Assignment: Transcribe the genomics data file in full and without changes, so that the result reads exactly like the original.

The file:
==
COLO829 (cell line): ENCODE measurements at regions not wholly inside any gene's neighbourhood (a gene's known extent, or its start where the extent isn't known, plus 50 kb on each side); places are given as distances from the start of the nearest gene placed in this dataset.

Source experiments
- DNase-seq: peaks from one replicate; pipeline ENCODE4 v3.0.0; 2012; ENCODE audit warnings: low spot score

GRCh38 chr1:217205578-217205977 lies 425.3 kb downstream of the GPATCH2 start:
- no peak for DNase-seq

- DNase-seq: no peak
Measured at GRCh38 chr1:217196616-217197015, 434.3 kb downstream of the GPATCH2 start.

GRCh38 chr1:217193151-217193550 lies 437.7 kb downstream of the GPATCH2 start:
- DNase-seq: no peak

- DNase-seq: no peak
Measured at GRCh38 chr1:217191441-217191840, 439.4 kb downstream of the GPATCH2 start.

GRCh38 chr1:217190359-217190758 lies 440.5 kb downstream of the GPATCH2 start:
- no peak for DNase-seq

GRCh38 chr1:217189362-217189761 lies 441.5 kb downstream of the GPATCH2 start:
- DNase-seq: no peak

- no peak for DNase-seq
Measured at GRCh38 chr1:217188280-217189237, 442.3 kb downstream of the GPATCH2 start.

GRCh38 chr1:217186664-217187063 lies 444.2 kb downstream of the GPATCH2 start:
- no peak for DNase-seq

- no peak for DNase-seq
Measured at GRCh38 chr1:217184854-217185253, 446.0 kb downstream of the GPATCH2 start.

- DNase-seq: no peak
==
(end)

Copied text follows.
COLO829 (cell line): ENCODE measurements at regions not wholly inside any gene's neighbourhood (a gene's known extent, or its start where the extent isn't known, plus 50 kb on each side); places are given as distances from the start of the nearest gene placed in this dataset.

Source experiments
- DNase-seq: peaks from one replicate; pipeline ENCODE4 v3.0.0; 2012; ENCODE audit warnings: low spot score

GRCh38 chr1:217205578-217205977 lies 425.3 kb downstream of the GPATCH2 start:
- no peak for DNase-seq

- DNase-seq: no peak
Measured at GRCh38 chr1:217196616-217197015, 434.3 kb downstream of the GPATCH2 start.

GRCh38 chr1:217193151-217193550 lies 437.7 kb downstream of the GPATCH2 start:
- DNase-seq: no peak

- DNase-seq: no peak
Measured at GRCh38 chr1:217191441-217191840, 439.4 kb downstream of the GPATCH2 start.

GRCh38 chr1:217190359-217190758 lies 440.5 kb downstream of the GPATCH2 start:
- no peak for DNase-seq

GRCh38 chr1:217189362-217189761 lies 441.5 kb downstream of the GPATCH2 start:
- DNase-seq: no peak

- no peak for DNase-seq
Measured at GRCh38 chr1:217188280-217189237, 442.3 kb downstream of the GPATCH2 start.

GRCh38 chr1:217186664-217187063 lies 444.2 kb downstream of the GPATCH2 start:
- no peak for DNase-seq

- no peak for DNase-seq
Measured at GRCh38 chr1:217184854-217185253, 446.0 kb downstream of the GPATCH2 start.

- DNase-seq: no peak